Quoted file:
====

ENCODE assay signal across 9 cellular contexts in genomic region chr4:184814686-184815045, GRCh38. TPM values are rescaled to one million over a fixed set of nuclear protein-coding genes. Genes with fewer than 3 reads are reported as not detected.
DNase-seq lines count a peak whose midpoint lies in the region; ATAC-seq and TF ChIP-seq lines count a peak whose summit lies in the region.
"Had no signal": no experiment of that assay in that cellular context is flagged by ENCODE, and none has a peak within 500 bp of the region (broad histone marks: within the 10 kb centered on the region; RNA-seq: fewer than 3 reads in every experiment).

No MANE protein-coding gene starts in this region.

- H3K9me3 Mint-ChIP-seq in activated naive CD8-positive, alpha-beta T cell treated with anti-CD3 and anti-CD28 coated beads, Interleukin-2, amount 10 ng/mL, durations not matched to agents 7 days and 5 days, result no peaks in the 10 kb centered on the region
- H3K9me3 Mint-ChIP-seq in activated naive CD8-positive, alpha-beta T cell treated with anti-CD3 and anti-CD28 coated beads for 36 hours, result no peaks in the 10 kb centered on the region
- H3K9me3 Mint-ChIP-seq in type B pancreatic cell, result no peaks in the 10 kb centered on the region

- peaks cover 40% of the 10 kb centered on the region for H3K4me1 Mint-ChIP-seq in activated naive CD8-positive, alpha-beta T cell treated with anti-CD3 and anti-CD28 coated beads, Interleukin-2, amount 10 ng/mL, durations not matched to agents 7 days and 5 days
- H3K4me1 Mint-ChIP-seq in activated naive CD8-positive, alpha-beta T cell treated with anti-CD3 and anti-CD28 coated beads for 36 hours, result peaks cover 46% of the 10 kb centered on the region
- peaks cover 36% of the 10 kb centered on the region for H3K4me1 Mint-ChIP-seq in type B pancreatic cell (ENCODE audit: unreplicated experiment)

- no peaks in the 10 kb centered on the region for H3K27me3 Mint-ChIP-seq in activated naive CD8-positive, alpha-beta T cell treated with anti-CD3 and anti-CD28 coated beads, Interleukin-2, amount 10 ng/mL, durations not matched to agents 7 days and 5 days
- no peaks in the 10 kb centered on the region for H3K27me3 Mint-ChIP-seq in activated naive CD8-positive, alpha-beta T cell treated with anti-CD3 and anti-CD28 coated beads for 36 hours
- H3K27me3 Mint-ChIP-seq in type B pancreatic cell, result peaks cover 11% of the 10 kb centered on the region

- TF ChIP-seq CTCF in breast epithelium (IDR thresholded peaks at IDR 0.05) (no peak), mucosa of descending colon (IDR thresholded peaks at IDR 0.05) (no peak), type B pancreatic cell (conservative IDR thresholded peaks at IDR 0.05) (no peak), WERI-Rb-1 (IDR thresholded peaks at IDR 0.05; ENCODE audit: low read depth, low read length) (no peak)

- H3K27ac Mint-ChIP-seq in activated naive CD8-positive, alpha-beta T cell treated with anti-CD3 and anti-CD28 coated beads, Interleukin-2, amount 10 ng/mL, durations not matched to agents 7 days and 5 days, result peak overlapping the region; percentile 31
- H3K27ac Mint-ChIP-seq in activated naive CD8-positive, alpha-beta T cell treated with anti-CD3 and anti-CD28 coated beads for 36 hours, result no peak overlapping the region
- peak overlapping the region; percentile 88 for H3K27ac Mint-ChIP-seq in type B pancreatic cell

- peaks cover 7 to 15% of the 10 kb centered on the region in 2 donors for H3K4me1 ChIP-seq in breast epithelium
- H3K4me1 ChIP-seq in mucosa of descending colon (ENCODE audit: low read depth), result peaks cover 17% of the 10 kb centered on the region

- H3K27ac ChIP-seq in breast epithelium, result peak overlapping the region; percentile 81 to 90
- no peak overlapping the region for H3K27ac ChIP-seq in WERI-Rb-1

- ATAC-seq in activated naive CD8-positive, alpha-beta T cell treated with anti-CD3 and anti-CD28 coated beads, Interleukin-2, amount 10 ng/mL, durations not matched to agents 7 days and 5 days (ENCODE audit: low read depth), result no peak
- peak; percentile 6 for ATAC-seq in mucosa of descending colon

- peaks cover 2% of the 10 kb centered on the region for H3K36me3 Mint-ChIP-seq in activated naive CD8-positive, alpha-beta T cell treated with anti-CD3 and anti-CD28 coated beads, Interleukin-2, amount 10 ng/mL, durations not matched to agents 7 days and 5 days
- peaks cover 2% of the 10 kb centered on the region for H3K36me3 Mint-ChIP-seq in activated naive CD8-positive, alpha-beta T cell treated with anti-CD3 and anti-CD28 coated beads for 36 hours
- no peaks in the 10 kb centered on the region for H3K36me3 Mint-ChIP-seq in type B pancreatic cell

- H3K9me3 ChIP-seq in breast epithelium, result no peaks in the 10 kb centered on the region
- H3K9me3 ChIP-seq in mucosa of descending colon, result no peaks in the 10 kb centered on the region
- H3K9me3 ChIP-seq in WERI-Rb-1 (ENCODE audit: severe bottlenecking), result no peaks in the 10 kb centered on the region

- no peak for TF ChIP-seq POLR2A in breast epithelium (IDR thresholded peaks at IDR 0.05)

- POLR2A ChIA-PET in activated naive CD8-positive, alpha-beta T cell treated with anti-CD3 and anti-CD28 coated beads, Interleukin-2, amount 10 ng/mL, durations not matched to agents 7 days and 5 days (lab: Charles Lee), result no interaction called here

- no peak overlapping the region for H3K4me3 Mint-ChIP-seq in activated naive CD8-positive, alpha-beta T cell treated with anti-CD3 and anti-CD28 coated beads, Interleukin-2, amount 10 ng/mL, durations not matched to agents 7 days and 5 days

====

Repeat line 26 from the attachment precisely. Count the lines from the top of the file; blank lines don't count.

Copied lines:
- no peaks in the 10 kb centered on the region for H3K36me3 Mint-ChIP-seq in type B pancreatic cell